Pathogen determination in black water

Pathogen determination in black water

Vacature
Aquatic Ecology

Contact Pers:

Droevendaalsesteeg 10
6708 PB Wageningen

Pathogens can be categorised as bacteria, viruses, protozoa and helminths (Awuah, 2006). The most common pathogen found in wastewater is Salmonella. However, there are many other pathogens harmful to human health, such as E. coli, Pseudomonas, Shigella, Vibrio, Mycobacterium, Clostridium, Leptospira, Yersinia, Giardia, Cryptosporidium, intestinal worms, Norwalk virus and rotavirus (Marsalek et al., 2002). 

Since identification and quantification of all pathogens is impractical, too expensive and time consuming, a few organisms are used as indicators of water quality, such as coliform indicators (total coliform, fecal coliform and E. coli), fecal streptococci, enterococci, Clostridium perfringens and Aeromonas. The methods for their quantification, which have been the same for the past 30 years for the examination of water and wastewater (APHA, 2005) and are not standard, are adapted according to the varying conditions. However, it should be kept in mind that no single indicator guarantees that the water is free of pathogens (APHA, 2005). Coliforms are usually used as indicator because it is rare to isolate bacterial enteric (intestinal) pathogens without fecal contamination (APHA, 2005). Moreover, coliforms usually outlast most common pathogenic bacteria during natural die-off. However, they do not always survive viruses and other organisms (Awuah, 2006). Moreover, the general believe that by removing fecal coliforms, all other pathogens would also be removed to a satisfactory level is no longer sufficient, because recent technologies and methodologies can qualify and quantify more resistant pathogens (Crockett, 2007). 

Removal of pathogens might be harder that it seems due to the adaptive processes of the microbial cells of the organism, which might include modification of enzyme synthesis to take-up growth limiting nutrients or re-routing of metabolic pathways (Awuah, 2006). 

Algae have been reported to enhance pathogens growth, but also to have a bactericidal effect on them. Chlorella vulgaris has been reported to compete with heterotrophic bacteria for glucose, especially at neutral conditions. Under stress conditions, including high pH, Chlorella vulgaris will produce toxins of long chain fatty acids, which will selectively destroy pathogens (Awuah, 2006). 

Natural die-off is one of the most important factors for removal of faecal coliforms (Awuah, 2006). Other factors include: temperature, pH, oxygen, sunlight (UV radiation), Attachment/adhesion of pathogens to the host tissues, Competition for nutrients and predation of bacteria by viruses, protozoa and bacteria themselves.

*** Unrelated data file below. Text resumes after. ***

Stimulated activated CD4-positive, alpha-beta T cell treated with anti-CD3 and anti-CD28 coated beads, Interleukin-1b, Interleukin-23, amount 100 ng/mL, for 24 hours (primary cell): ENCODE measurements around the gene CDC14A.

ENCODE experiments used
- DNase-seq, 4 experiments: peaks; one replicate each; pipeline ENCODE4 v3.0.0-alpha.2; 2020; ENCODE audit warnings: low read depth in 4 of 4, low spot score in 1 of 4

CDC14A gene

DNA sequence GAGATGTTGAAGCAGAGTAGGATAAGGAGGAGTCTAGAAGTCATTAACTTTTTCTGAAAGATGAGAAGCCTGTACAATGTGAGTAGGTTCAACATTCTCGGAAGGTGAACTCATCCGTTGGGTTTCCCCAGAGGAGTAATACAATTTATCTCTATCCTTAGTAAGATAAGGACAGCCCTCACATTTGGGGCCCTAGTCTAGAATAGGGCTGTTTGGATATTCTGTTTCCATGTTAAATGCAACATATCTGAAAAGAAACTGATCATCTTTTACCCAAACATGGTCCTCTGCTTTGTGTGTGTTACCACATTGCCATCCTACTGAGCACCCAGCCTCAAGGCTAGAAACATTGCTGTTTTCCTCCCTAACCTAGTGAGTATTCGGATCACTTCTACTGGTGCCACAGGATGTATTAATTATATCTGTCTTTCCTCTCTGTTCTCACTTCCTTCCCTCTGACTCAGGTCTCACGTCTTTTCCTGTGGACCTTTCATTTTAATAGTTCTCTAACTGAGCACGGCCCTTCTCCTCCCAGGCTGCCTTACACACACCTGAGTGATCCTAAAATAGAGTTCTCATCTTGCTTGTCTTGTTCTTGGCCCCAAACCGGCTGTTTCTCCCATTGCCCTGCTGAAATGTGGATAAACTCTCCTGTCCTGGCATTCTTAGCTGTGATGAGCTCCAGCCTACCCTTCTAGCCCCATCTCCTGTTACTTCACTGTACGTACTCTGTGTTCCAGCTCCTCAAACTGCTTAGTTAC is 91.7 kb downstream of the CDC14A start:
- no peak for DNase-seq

The commonly available technologies for pathogens removal include: reverse osmosis, UV disinfection, ozonation and membrane filtration. However all these technologies are still very expensive, therefore not very sustainable in a close cycle approach as the one to be implemented at NIOO.

Approach

The source separated black water (BW) of the NIOO building will be treated on-site, as presented in Fig. 1, in order to remove the excess of nutrients, ensuring a final effluent that can be discharged to surface water without environmental and public health risk. 

It is known that the effluents of anaerobic wastewater treatment reactors are high in pathogens due to its favourable growing conditions in terms of temperature, pH and oxygen levels (van der Steen et al., 1999). Therefore, in this project we intend to evaluate the pathogens resilience throughout the proposed treatment scheme and to define ways for removing them. 

The work plan consists of: 

  • Determining which indicators for pathogens should we analyse
  • Determining what is the concentration of indicator pathogens in:
    • raw BW
    • digested BW from UASB operated at mesophilic conditions
    • digested BW from UASB operated at thermophilic conditions
    • accumulate in digester’s sludge
    • after solids removal (still have to see if it will be needed to remove SS and how)
    • accumulated in algae
    • effluent of algae photobioreactor (PBR).

At the end we will be able to give insight on the pathogens removal efficiencies of the:

  • UASB thermophilic
  • UASB mesophilic
  • Algae photobioreactor.

References

APHA. (2005) Standard Methods for the Examination of Water and Wastewater. 21st edn ed.
American Public Health Association, Washington DC.

Awuah E. (2006) Pathogen Removal Mechanisms in Macrophyte and Algal Waste Stabilization Ponds,
Wageningen University / UNESCO-IHE Institute for Water Education, The Netherlands, Delft.
pp. 146.

Crockett C.S. (2007) The Role of Wastewater Treatment in Protecting Water Supplies Against
Emerging Pathogens. Water Environment Research 79:221-232.

Marsalek J., Schaefer K., Exall K., Brannen L., Aidun B. (2002) Water reuse and recycling, CCME
Linking Water Science to Policy Wirkshop Series, Canadian Council of Ministers of the
Environment, Winnipeg, Manitoba. pp. 39.

van der Steen P., Brenner A., van Buuren J., Oron G. (1999) Post-treatment of UASB reactor effluent
in an integrated duckweed and stabilization pond system. Water Research 33:615-620

Contact: Tania Fernandes: t.fernandes@nioo.knaw.nl or personal page